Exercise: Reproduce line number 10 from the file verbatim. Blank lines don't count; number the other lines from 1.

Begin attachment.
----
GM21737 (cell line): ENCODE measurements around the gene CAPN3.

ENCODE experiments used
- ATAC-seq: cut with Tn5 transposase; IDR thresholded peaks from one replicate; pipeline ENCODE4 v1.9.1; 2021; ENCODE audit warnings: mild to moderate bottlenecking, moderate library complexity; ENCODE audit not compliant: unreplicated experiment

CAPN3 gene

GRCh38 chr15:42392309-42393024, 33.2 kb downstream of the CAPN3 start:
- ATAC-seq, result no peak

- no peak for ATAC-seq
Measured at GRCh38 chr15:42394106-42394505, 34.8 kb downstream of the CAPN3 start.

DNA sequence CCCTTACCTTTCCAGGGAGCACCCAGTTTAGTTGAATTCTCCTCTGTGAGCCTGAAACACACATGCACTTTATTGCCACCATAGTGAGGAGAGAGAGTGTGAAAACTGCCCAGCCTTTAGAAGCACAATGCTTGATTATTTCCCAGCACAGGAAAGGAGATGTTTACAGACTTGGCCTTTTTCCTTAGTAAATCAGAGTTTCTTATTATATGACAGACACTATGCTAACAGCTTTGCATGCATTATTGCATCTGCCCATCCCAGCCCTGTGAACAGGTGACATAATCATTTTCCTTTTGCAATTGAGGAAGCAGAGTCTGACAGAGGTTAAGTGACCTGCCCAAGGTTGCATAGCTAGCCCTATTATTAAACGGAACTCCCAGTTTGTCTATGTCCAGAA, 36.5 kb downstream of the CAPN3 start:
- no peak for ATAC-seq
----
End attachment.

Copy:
- no peak for ATAC-seq